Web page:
On Monday, Sept. 11, Talking Heads came together at Scotiabank IMAX Theatre in Toronto for a live Q&A to mark the 40th anniversary of their celebrated concert film, Stop Making Sense, which was screened at the city’s International Film Festival. The event, which featured David Byrne, Tina Weymouth, Chris Frantz and Jerry Harrison, represented the first public appearance by the group in over 20 years.
Yesterday’s event was a coming together in honor of the groundbreaking concert film and its historic anniversary, which was celebrated through the release of a newly restored 4K version of the movie, an accompanying theatrical run via A24, and the gathering of celebrated musicians. The aforementioned panel was hosted by Spike Lee, who welcomed the former bandmates to the stage following the screening for a discussion.
During the watch session, folks in the audience rose from their seats, engaging with the music as they felt the four-decade-strong beat pulse through the speakers. Commenting on the audience’s reaction to the movie, Frantz said: “It’s a little steep for dancing, but some people managed to.” Harrison responded, “I couldn’t sit at the side seat. I had to walk up to the back and watch it up there so I could dance around a little bit and just sort of experience. I didn’t want to be off at the side. I wanted to experience the wide screen.”
“When I was watching this just now, I was thinking, ‘This is why we come to the movie theaters. This is different than watching it on my laptop,’” laughed the group’s former frontman. “This is really different,” he concluded. In total, the conversation lasted 25 minutes, during which time the host never poked at the possibility of a reunion or potential for new music, sticking to the script and the topic at hand.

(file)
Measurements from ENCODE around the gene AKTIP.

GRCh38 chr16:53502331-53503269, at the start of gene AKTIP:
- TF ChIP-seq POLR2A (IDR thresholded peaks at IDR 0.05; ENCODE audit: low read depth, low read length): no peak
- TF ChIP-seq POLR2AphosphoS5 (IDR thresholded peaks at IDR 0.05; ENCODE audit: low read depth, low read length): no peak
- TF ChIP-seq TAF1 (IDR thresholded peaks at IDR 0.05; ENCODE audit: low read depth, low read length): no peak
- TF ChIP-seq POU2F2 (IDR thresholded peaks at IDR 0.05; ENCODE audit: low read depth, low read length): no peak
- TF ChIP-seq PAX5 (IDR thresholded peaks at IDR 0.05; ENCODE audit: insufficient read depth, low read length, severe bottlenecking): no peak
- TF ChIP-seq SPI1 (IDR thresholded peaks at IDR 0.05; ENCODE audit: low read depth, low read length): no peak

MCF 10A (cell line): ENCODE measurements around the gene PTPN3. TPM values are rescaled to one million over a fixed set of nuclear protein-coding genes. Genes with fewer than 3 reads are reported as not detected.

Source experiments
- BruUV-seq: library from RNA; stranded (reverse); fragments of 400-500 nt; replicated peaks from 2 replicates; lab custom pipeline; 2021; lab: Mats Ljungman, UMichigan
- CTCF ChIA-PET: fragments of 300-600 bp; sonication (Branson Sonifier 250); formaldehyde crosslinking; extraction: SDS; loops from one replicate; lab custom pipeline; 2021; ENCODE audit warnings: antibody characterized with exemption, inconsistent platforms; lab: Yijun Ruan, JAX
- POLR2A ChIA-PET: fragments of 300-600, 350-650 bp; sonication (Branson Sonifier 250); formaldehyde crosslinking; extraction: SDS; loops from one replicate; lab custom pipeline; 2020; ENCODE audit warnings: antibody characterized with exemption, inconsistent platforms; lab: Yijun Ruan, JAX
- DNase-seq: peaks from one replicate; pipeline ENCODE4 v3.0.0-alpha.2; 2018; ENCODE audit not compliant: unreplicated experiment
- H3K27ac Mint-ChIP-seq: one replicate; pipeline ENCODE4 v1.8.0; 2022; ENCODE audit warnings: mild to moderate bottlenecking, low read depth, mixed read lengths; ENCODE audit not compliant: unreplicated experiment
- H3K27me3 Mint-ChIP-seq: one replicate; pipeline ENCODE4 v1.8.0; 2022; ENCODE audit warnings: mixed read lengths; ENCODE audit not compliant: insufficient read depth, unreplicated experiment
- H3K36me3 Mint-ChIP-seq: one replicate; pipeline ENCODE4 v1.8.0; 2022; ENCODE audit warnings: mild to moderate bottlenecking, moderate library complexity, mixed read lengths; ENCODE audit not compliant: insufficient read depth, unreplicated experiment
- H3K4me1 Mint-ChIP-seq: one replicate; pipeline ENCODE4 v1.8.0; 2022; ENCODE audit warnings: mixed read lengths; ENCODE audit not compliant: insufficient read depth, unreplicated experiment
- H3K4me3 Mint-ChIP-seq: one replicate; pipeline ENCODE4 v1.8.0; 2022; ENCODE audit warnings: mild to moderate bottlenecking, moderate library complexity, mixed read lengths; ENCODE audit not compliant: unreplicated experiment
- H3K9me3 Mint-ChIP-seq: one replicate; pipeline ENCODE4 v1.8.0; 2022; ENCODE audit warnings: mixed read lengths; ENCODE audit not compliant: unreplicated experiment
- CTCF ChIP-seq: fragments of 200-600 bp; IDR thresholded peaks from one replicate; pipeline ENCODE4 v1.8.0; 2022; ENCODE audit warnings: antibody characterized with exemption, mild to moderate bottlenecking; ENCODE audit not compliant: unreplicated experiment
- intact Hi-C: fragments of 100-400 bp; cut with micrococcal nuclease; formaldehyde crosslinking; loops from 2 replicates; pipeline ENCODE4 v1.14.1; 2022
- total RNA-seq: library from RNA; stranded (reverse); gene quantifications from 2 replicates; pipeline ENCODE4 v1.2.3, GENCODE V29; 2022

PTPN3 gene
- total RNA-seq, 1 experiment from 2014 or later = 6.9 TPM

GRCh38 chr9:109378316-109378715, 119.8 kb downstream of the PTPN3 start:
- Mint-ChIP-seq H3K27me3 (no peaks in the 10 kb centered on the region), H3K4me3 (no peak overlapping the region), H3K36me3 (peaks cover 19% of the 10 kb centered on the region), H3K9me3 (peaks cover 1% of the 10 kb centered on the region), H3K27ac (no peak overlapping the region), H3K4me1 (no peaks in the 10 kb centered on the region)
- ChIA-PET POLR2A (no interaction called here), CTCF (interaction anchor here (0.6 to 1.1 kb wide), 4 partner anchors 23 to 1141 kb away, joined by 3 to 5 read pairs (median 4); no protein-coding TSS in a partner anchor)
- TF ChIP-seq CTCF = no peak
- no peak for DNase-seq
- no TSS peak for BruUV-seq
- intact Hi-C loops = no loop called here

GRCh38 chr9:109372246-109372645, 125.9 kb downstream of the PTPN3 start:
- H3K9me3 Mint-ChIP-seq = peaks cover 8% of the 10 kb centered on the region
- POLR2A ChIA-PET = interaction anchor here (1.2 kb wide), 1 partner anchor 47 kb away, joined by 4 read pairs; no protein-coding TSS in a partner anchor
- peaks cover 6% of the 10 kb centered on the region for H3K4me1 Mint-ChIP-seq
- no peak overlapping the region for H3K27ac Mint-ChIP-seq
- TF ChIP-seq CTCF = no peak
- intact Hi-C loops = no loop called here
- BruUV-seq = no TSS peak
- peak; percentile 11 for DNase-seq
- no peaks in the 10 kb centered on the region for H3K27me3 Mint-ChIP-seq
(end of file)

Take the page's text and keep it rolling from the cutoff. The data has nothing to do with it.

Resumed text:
“This is more or less what we were doing on tour,” Byrne revealed to Lee. “There were a couple, a few songs, that were cut out. The intermission the encore gap was cut out. But other than that, this is kind of the show we were doing. It seemed like it had a kind of progression to it, a story. And I think it occurred to us, ‘This could maybe work as a film. It’s got a beginning and a middle and an end.’ And we started thinking about who would, who could direct this? How can we do this and how do we pay for it?”
Later, when Lee referred to Stop Making Sense as “the greatest concert film ever,” Franz responded: “Well, you know, Talking Heads was such a good band, and when we had that expanded lineup — I mean, excuse me for blowing my own horn, our own horn. It’s so good to be here with my bandmates tonight. Been a long time — with the expanded lineup, with Steve Scales and Bernie Worrell and [Lynn Mabry and Ednah Holt, and Alex Weir, they just took us into a whole other dimension, you know? I’m very grateful to be here tonight and to be able to watch this and to enjoy it so much.”
Before concluding their stage time, the group also mentioned the film’s director, Jonathon Demme, who passed away in 2017. “He certainly dug the band and understood what we were about and helped us to celebrate the music — because when you get right down to it the music is greater than the band. Like we might be dead, but the music continues,” said Frantz.
He added, “Jonathan gave us a lot of confidence and made us feel that it was something worthwhile and was something worthy of making a motion picture, and also something worthy of being remembered into the future. He was a very pure kind of guy a very sweet person and it was a great pleasure to have known him.”